Christen Købke: Great Dane

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He may not have been a rebellious artist, but the Danish master did have an astonishing eye for colour and detail, says Tom Lubbock

The 'o' has a slash through it. You say the name like "Kirbke". But so far, the name itself hasn't been much used by English-speaking art folk. If you know his work, it's possibly a picture in the National Gallery already, with its surprisingly deep red wooden drawbridge. But now you can see much more of him there. Christen Købke: Danish Master of Light opens today.

There's something to be said for him. Yes, he's one of those rediscoveries. And what's the best way to make the introduction? Do you want to hear about context, about Denmark's Golden Age, Hans Christian Andersen, Søren Kierkegaard, and wonderful – or was it so wonderful – Copenhagen? It seems to me that a few simple facts are what we need.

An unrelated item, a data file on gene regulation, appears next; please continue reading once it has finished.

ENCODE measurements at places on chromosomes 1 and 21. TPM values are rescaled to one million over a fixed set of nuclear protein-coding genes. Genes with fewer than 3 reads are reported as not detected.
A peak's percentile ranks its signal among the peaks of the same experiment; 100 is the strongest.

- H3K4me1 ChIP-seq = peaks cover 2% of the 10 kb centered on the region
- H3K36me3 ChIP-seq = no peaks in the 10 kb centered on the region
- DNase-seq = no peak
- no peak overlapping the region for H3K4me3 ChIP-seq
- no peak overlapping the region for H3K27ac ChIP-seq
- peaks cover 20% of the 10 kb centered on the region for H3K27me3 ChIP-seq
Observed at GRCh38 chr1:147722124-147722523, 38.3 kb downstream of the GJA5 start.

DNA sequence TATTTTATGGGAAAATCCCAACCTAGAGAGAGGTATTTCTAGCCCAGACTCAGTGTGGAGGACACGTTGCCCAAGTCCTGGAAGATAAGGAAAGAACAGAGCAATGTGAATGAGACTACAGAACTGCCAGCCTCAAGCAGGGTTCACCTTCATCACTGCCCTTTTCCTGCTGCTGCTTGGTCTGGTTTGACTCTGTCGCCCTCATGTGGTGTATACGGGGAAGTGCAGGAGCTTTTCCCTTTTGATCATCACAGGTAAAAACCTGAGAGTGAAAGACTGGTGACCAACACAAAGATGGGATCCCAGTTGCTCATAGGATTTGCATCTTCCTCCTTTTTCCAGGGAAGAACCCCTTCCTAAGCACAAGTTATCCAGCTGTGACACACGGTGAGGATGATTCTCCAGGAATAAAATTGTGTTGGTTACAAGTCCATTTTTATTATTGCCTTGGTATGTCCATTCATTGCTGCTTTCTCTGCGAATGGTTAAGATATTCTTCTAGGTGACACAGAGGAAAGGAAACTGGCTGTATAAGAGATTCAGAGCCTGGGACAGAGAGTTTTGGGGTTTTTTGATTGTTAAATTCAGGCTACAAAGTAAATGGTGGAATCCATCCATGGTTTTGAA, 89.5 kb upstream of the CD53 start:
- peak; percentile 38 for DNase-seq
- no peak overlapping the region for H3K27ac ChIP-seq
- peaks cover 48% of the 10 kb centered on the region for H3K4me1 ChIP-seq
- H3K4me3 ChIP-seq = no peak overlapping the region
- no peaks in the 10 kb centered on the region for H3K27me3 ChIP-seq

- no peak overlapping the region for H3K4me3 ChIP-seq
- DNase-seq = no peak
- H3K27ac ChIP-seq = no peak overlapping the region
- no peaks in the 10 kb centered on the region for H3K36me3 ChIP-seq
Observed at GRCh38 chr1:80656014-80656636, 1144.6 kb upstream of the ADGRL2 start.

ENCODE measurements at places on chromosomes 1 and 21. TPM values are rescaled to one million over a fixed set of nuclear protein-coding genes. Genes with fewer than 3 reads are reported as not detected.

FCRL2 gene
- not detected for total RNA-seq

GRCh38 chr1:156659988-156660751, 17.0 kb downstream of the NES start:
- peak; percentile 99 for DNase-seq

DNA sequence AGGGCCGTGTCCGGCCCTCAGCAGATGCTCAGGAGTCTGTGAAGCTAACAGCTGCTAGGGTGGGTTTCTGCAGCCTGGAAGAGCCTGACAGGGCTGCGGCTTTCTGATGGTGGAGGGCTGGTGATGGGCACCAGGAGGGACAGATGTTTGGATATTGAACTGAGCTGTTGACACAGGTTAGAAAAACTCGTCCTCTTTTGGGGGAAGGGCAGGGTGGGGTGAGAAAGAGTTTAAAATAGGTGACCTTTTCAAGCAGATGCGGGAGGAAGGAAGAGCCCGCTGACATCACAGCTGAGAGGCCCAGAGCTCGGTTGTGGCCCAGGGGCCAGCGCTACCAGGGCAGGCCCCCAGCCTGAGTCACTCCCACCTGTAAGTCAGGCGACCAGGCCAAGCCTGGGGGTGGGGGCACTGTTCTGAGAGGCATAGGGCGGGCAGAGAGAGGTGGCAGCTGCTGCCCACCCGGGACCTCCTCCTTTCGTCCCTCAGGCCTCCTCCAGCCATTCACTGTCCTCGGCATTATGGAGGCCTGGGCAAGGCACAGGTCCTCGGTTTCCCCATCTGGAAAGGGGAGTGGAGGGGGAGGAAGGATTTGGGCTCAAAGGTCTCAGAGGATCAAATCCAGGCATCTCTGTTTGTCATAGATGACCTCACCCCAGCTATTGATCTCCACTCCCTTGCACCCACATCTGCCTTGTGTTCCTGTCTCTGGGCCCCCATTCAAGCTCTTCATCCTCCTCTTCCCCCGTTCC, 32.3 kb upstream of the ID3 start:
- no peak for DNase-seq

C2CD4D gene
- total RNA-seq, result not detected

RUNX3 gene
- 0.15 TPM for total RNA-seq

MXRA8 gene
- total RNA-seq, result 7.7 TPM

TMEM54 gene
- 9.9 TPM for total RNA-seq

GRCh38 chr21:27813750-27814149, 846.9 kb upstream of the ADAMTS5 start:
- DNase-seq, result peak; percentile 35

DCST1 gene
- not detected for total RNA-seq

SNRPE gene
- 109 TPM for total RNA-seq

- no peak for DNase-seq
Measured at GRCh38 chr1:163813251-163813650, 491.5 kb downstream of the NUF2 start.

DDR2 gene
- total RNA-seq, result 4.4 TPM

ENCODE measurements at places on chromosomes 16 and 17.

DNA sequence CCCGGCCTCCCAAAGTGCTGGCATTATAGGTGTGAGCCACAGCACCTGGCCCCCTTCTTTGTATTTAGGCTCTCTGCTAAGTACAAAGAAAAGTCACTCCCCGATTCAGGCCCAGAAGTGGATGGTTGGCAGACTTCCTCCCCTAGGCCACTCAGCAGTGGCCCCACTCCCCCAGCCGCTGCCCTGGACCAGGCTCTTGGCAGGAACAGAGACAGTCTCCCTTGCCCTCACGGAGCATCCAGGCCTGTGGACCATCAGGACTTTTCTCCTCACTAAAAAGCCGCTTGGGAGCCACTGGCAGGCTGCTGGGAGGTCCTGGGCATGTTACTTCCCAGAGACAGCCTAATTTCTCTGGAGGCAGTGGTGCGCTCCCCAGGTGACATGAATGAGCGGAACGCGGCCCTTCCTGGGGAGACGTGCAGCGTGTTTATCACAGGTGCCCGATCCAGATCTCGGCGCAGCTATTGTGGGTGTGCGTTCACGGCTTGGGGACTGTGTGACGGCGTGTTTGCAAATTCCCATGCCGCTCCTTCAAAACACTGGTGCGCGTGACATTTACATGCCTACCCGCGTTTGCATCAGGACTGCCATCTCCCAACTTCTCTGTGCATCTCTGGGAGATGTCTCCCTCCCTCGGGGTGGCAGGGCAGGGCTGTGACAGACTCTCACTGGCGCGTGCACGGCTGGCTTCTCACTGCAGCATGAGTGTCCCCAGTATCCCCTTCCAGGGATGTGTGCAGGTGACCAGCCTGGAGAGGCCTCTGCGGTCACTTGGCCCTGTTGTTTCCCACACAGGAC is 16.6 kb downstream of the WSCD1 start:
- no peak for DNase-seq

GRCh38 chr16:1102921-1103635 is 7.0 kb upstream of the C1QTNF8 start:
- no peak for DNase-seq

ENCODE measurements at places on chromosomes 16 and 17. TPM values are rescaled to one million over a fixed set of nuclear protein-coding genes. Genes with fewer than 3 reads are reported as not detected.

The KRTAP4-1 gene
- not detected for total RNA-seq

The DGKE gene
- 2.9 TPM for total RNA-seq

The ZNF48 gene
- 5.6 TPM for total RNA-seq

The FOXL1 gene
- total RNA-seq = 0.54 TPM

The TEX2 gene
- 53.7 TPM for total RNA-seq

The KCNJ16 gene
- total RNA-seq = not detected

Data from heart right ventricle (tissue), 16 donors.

Købke's life was short: 1810-48. He died of pneumonia. To judge from the work in this show, his really creative period was very brief and very precocious. It happened in his earliest twenties, before he left his homeland and travelled to Italy.

His father was a master baker, employed by the army, and the family lived in "The Citadel", the fort outside the capital, a brick structure with towers and pinnacles, a place that offered much of his subject matter. His art teacher Christoffer Wilhelm Eckersberg recommended the pursuit of the ideal through the real. There is nothing to suggest that Købke saw the artistic life as an act of rebellion.